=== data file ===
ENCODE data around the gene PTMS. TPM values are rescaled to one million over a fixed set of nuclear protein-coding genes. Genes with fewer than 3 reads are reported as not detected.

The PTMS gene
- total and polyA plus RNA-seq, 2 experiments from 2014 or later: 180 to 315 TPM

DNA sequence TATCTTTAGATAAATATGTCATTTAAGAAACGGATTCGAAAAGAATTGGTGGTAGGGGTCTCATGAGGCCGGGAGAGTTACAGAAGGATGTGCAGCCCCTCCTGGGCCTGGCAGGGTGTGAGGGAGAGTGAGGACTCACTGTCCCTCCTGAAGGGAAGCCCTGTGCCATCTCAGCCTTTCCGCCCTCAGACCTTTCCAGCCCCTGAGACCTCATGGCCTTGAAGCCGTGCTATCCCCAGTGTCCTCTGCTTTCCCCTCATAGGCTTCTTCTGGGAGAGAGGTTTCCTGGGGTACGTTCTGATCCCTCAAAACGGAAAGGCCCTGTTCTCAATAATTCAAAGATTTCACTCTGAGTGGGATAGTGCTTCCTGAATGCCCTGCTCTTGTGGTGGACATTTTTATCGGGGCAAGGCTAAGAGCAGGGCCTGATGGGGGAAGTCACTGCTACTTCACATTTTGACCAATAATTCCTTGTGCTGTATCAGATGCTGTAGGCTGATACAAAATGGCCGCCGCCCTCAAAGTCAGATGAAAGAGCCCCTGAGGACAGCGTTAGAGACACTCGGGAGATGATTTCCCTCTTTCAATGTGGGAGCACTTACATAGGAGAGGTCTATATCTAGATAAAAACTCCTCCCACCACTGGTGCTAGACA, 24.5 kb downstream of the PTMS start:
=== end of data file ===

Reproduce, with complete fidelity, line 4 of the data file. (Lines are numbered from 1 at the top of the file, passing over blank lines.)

DNA sequence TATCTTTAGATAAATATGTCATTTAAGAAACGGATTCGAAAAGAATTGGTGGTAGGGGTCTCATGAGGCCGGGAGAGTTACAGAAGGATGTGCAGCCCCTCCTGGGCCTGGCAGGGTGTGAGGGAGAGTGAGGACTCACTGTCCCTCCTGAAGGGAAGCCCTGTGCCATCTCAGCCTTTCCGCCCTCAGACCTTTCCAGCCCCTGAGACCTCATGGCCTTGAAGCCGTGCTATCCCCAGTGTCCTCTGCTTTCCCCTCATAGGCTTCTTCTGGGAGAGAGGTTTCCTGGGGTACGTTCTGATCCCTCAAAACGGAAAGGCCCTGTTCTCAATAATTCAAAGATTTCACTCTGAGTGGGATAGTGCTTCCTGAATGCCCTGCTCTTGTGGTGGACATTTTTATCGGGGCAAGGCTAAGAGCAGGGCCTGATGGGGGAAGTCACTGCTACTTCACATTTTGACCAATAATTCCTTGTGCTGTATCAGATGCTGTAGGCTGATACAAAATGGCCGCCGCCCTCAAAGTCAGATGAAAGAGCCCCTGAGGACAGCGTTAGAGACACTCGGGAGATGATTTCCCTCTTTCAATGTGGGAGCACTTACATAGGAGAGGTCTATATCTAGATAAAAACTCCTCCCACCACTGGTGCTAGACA, 24.5 kb downstream of the PTMS start: